• Cliff Avril: 'As a proud descendant of Haiti, I'm disappointed by the divisive words' from Trump

    By: KIRO 7 News Staff

    Updated:

    Seahawks defensive end Cliff Avril is speaking out about President Donald Trump using vulgar language to disparage African nations in a meeting with lawmakers about a proposed bipartisan deal on immigration.

    "As a proud descendant of Haiti, I’m disappointed by the divisive words from the President. Haitians and others have contributed to this country and should be able to continue to do so," he wrote on Twitter.

    President Trump on Friday offered a partial denial in public but privately defended his extraordinary remarks. Trump said he was only expressing what many people think but won't say about immigrants from economically depressed countries, according to a person who spoke to the president as criticism of his comments ricocheted around the globe.


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    Trump spent Thursday evening making a flurry of calls to friends and outside advisers to judge their reaction to the tempest, said the confidant, who spoke on condition of anonymity because he wasn't authorized to disclose a private conversation. Trump wasn't apologetic about his inflammatory remarks and denied he was racist, instead, blaming the media for distorting his meaning, the confidant said.

    However, critics of the president, including some in his own Republican Party, spent Friday blasting the vulgar comments he made behind closed doors. In his meeting with a group of senators, he had questioned why the U.S. would accept more immigrants from Haiti and "s***hole countries" in Africa as he rejected a bipartisan immigration deal, according to one participant and people briefed on the remarkable Oval Office conversation.

    The comments revived charges that the president is racist and roiled immigration talks that were already on tenuous footing.

    "The language used by me at the DACA meeting was tough, but this was not the language used," Trump insisted in a series of Friday morning tweets, pushing back on some depictions of the meeting.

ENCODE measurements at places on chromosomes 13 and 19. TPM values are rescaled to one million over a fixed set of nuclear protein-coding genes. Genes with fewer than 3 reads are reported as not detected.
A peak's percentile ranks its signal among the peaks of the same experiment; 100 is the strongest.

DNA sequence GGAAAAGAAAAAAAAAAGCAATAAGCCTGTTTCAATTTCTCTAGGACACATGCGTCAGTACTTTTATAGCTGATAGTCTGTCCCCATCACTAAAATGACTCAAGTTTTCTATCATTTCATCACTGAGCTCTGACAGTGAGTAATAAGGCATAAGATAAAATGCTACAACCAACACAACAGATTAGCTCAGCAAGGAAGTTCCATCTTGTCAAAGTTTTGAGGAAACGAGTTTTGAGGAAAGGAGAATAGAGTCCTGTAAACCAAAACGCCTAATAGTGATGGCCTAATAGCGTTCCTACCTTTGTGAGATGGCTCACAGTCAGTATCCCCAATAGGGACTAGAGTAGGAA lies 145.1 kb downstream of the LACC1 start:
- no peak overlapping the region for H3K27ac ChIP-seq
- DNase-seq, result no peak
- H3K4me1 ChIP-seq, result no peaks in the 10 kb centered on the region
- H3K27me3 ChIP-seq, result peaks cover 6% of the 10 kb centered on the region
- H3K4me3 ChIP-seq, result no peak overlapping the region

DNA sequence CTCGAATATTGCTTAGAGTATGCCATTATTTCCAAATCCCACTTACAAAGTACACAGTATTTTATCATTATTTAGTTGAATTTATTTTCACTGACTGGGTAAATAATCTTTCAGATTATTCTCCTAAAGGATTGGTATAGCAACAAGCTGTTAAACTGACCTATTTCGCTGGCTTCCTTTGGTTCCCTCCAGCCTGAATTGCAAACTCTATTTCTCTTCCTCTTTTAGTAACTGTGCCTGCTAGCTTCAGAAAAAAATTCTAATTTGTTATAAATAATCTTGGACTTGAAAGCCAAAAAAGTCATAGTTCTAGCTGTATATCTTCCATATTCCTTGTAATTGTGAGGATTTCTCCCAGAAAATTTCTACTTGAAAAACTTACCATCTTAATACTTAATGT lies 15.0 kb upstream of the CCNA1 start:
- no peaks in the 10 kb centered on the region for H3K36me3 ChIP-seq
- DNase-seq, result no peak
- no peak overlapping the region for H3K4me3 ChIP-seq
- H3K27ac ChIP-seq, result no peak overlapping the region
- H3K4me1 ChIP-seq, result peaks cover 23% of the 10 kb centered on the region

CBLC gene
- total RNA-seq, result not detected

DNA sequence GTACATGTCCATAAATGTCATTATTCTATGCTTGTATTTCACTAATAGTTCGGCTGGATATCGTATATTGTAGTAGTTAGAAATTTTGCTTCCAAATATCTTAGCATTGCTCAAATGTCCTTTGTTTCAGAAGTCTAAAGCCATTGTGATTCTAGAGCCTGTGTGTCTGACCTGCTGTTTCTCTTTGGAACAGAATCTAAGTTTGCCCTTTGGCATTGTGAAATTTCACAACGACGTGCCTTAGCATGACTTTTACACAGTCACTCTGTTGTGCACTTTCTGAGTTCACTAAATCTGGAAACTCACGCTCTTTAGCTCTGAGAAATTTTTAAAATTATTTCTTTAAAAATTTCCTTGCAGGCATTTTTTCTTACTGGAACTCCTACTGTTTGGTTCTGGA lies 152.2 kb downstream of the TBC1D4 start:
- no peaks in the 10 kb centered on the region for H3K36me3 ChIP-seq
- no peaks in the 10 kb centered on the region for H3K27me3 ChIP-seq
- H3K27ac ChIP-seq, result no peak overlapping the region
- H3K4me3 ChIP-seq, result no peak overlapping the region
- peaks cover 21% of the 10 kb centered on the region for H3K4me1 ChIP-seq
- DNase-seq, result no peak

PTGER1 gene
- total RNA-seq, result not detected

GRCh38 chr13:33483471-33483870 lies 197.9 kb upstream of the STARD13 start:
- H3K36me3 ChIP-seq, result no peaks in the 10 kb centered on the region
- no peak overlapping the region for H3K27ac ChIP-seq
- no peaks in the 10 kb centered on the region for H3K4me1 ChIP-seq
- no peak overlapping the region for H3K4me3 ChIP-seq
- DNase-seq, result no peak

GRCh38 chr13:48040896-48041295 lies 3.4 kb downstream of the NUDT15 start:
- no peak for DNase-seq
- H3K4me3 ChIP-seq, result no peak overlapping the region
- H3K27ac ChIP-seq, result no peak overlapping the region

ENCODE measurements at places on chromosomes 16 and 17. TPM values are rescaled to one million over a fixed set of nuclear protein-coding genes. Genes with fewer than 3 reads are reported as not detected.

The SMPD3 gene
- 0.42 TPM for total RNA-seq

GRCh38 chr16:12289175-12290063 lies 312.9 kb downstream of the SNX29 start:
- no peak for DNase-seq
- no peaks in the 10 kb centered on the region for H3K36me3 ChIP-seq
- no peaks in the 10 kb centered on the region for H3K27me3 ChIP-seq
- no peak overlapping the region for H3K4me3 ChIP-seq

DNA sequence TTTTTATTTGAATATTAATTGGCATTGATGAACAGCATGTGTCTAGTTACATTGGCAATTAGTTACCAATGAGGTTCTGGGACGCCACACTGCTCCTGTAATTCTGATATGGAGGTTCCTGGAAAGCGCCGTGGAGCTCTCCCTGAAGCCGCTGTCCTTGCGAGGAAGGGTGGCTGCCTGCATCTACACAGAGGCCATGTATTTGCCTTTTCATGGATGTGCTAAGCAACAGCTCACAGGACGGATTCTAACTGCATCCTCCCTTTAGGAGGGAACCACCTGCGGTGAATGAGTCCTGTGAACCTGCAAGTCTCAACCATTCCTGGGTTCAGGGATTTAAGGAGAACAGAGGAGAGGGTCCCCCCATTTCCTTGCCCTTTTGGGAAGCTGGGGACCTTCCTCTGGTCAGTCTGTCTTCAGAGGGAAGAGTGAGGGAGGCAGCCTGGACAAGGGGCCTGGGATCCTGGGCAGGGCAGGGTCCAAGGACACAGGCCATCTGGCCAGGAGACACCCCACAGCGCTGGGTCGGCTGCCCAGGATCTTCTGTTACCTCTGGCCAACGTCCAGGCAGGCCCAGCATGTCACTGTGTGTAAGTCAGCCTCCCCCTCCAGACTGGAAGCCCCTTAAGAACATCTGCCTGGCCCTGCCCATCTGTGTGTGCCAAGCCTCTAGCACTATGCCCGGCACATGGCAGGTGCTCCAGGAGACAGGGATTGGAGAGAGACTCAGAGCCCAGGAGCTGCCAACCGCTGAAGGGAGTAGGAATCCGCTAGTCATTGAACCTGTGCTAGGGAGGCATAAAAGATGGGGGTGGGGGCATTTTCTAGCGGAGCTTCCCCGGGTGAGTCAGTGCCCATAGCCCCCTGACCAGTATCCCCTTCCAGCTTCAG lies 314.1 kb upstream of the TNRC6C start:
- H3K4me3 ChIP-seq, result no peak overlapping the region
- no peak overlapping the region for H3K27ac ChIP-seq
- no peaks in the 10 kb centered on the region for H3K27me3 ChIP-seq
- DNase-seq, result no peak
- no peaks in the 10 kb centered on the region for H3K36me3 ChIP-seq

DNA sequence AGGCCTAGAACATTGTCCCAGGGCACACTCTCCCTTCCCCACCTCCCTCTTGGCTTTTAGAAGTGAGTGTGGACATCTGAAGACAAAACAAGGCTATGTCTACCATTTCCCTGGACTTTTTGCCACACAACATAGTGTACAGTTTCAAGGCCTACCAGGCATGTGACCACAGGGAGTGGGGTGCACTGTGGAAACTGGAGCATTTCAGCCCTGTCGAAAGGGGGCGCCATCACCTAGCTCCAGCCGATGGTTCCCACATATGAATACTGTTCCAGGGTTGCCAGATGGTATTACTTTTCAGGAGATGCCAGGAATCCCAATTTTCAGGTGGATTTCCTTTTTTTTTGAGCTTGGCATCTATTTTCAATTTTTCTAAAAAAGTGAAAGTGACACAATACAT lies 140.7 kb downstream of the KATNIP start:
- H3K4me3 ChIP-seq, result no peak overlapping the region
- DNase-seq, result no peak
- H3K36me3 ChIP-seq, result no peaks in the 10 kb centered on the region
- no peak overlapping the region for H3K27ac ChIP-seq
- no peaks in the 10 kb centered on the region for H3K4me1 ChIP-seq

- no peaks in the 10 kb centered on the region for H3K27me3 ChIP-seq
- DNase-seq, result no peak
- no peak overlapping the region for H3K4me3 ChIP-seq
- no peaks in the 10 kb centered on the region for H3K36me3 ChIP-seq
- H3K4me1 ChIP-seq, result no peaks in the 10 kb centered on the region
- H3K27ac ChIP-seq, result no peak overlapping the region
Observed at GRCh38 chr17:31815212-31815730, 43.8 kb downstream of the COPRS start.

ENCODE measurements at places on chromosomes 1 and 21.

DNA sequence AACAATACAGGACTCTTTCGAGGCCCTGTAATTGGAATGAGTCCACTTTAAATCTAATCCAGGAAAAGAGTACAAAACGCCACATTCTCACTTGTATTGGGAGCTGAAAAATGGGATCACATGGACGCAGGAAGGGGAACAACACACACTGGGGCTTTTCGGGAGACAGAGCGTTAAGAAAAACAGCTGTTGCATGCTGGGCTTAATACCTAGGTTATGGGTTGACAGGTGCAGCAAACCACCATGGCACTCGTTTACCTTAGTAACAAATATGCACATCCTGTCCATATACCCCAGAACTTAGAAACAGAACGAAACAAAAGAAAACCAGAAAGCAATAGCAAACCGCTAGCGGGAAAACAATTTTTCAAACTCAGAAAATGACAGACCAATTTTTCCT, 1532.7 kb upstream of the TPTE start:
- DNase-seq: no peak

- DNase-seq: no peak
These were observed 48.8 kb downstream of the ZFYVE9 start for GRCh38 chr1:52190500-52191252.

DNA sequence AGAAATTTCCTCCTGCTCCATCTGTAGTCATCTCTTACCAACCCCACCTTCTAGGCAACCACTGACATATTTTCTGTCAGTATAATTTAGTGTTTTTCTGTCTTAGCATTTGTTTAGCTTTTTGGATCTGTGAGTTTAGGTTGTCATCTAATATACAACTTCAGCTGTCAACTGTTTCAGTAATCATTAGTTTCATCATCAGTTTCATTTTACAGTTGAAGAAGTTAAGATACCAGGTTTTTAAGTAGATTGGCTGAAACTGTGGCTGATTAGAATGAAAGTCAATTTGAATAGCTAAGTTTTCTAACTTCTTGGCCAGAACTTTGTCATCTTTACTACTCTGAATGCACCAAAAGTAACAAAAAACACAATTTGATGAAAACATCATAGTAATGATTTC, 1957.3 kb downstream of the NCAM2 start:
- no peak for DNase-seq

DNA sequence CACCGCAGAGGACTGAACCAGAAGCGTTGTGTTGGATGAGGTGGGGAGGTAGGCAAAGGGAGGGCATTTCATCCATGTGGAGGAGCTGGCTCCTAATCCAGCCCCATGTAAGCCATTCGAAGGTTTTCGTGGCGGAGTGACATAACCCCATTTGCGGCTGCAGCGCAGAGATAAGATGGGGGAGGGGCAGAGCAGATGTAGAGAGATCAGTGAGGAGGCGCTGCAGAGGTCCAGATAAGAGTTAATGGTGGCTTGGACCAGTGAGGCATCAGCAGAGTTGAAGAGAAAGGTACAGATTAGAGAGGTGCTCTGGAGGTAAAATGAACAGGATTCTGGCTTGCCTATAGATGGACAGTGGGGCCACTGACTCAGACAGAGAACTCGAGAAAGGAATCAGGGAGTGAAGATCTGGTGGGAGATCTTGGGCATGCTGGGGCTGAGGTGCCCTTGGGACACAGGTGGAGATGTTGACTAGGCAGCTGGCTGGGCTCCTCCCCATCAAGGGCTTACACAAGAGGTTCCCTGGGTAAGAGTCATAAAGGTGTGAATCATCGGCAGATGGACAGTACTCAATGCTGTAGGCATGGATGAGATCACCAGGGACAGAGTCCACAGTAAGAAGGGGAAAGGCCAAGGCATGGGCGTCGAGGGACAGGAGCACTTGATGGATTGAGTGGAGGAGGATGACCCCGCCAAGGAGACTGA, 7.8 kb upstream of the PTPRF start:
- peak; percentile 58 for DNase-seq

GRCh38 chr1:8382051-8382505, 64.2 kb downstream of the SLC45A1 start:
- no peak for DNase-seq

But Trump and his advisers notably did not dispute the most controversial of his remarks: using the word "s***hole" to describe African nations and saying he would prefer immigrants from countries like Norway instead.

    Sen. Dick Durbin of Illinois, the only Democrat in the room, said Trump had indeed said what he was reported to have said. The remarks, Durbin said, were "vile, hate-filled and clearly racial in their content."

    He said Trump used the most vulgar term "more than once."

    When it came to talk of extending protections for Haitians, Durbin said Trump replied: "We don't need more Haitians.'"

    "He said 'Put me down for wanting more Europeans to come to this country. Why don't we get more people from Norway?" Durbin told reporters in Chicago.

    Haitian President Jovenel Moise's government issued a strongly worded statement at what it called a "racist" depiction of Haiti.

    "The Haitian government condemns in the strongest terms these abhorrent and obnoxious remarks which, if proven, reflect a totally erroneous and racist view of the Haitian community and its contribution to the United States," it said.

    The Associated Press contributed to this report


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